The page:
A morning roundup of the day’s news.
A U.K. study finds a clear connection between density and obesity—and even rural areas fare better than suburban ones.
In nearly every corner of the city, particulate matter levels far exceed the limits set by the World Health Organization.
New York is the first major American city to create an official body to oversee nightlife. Here’s what it can learn from the European cities that have tried it so far.
“Fatbergs,” these vast bundles of congealed grease, are becoming the stuff of urban legend—but preventing their formation can be complex.
The catastrophic fire that killed at least 80 in London was the inevitable byproduct of an ideology that vilified the poor.
When landscape architects attract flocks to urban centers, city dwellers are keen to look up.
It’s the latest to join a global movement, but London’s mayor says it’s not enough.
A massive new commuter rail project is stoking centuries-old resentment in Britain’s north-south divide.
Is this the end of the (free) road for London’s cars?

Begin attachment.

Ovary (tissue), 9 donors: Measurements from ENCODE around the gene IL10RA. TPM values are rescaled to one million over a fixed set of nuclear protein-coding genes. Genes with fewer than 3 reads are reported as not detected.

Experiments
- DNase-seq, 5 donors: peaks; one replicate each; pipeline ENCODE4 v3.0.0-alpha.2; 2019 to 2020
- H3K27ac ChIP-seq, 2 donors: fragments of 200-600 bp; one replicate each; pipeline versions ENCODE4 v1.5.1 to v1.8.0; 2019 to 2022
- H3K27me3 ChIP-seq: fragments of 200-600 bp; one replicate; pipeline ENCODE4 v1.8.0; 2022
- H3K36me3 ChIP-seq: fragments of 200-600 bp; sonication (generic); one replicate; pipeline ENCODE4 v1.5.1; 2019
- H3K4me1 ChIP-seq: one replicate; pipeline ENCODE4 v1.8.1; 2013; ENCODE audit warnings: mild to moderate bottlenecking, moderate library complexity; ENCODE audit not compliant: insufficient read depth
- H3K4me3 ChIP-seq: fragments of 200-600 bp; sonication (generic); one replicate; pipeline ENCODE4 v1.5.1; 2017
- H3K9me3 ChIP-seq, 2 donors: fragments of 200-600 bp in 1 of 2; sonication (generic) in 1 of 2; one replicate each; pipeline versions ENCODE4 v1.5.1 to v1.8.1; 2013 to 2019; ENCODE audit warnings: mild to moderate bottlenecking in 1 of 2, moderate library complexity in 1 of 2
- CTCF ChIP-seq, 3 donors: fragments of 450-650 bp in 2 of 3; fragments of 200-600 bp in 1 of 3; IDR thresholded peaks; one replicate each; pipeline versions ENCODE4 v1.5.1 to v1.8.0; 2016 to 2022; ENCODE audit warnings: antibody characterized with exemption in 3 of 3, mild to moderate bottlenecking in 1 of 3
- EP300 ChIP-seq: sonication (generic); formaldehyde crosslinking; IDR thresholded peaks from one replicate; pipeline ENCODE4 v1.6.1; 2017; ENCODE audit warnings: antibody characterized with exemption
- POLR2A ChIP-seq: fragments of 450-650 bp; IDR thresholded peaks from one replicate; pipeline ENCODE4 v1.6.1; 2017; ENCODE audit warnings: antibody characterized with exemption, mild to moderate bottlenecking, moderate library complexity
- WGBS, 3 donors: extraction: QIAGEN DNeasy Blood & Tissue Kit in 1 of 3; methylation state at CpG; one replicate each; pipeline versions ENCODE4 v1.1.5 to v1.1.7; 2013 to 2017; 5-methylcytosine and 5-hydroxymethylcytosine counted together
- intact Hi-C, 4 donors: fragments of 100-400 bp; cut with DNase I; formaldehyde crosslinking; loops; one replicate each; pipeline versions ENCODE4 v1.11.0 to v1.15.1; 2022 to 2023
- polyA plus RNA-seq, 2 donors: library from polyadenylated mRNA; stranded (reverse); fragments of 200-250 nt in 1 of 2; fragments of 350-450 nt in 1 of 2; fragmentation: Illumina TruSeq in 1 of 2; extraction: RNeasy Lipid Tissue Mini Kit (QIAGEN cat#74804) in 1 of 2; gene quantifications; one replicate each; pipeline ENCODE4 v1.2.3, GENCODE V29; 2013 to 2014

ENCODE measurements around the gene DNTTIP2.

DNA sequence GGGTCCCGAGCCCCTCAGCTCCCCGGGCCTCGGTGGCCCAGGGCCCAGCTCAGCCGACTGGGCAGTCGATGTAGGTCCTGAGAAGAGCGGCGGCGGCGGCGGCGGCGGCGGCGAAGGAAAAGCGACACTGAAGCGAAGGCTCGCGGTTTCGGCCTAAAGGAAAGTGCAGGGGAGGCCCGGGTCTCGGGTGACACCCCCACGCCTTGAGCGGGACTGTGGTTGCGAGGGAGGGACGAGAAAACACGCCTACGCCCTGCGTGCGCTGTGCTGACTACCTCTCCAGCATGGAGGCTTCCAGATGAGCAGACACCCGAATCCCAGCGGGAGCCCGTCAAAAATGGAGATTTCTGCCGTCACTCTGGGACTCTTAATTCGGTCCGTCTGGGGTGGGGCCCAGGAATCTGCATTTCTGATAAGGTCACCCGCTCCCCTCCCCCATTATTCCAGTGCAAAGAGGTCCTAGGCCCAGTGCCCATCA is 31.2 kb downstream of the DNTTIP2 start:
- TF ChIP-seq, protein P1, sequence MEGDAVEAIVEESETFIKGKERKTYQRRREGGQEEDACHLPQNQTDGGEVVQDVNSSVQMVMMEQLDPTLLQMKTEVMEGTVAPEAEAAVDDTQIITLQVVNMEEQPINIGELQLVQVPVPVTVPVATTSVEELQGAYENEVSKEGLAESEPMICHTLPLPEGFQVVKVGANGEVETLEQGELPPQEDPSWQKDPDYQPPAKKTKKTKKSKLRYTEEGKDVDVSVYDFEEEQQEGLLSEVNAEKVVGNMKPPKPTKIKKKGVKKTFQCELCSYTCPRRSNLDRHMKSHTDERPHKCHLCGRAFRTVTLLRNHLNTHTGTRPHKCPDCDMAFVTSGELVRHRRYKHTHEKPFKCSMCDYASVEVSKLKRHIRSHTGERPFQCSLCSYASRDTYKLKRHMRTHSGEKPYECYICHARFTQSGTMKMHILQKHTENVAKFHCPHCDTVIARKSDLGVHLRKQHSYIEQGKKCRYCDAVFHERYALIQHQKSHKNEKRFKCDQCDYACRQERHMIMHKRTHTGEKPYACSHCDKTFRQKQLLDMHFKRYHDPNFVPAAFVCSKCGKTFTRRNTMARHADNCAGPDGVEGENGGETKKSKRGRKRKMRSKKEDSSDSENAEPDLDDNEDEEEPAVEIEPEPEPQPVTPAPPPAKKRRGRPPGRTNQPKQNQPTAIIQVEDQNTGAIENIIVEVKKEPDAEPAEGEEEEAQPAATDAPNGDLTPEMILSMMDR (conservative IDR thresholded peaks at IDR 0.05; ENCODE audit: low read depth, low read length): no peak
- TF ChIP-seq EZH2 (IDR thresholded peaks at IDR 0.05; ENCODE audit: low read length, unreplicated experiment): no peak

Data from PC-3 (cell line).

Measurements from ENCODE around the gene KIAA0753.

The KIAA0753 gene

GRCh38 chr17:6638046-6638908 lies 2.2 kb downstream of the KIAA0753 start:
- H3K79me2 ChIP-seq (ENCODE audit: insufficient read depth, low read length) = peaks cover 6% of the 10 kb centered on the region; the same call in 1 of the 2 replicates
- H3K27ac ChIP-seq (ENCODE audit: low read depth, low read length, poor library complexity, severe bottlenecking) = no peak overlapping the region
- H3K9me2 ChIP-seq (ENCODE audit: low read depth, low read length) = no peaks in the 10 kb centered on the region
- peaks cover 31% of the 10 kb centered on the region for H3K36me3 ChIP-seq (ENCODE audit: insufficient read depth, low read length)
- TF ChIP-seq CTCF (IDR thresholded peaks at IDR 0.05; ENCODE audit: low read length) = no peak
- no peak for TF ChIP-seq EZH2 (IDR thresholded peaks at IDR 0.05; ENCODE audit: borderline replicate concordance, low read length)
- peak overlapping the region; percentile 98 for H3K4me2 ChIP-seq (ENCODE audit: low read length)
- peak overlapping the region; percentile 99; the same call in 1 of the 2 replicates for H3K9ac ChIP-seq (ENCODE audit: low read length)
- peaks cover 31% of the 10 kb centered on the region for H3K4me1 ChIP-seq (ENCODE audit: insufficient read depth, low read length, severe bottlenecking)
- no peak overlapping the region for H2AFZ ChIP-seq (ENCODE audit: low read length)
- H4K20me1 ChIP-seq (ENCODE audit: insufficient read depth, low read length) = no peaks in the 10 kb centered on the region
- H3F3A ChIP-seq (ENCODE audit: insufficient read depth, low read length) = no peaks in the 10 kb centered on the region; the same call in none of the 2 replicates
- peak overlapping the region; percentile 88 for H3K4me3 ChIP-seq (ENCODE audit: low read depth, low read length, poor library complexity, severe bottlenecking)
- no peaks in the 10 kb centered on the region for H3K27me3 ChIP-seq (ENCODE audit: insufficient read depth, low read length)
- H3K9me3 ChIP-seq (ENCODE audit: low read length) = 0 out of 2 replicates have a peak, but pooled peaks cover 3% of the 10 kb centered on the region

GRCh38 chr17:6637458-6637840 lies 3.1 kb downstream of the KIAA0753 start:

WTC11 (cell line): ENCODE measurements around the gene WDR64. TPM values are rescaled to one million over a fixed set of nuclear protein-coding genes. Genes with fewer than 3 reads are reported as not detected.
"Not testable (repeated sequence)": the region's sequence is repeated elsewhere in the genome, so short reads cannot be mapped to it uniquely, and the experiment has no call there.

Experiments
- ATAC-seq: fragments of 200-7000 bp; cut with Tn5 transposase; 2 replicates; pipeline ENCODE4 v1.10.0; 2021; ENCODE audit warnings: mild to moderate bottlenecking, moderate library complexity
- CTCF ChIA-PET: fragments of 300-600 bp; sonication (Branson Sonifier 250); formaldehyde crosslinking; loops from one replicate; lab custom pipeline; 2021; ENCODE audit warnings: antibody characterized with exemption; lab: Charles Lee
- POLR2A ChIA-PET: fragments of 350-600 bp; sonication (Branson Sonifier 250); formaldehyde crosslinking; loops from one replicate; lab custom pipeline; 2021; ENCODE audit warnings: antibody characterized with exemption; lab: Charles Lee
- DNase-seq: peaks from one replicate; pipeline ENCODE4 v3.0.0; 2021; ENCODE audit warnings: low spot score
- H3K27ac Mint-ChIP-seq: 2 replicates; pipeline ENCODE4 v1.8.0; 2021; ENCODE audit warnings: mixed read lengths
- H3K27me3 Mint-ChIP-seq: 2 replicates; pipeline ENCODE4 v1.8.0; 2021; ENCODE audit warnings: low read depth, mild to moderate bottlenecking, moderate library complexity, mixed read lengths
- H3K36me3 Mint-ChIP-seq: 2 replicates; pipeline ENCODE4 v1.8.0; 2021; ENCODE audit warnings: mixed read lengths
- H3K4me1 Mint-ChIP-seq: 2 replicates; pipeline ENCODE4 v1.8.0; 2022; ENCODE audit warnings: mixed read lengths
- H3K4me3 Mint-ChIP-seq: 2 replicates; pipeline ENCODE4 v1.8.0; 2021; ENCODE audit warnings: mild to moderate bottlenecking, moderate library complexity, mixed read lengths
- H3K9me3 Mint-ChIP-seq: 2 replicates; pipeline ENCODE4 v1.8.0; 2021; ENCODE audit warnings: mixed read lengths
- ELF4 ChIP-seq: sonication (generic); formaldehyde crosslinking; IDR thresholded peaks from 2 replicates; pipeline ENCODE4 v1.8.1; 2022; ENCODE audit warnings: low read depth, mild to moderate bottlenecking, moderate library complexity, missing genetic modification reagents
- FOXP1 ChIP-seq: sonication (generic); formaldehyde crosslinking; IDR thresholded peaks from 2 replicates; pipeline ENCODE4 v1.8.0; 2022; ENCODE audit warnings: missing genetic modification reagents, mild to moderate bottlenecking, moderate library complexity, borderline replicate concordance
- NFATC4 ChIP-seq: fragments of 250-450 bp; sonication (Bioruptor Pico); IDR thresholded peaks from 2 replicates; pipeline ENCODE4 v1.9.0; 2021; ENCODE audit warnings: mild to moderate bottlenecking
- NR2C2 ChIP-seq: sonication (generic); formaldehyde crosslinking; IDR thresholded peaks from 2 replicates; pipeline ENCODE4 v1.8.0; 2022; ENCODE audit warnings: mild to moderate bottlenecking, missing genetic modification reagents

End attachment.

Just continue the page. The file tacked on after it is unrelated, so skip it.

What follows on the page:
As terror attacks and disasters meet political instability, London really is reeling this time.
The highly efficient fuel was supposed to be the future. Is it now doomed?
After the attack on London Bridge, a campaign envisions an alternative to concrete barriers that would protect pedestrians and memorialize victims at the same time.
In public housing, profit and regeneration are too often placed above the safety and satisfaction of residents.
Residents of Grenfell Tower could be indirect victims of the city’s approach to “affordable” housing.
The rose-tinted look at history is bumping against current terror attacks.
Is there a way to prevent it?
The Good Hotel, currently docked in London, enlists trainees in the hospitality field.
Good riddance to London’s age of fanciful, functionless infrastructure.
Tracking the green birds gave me a new vantage point on the city.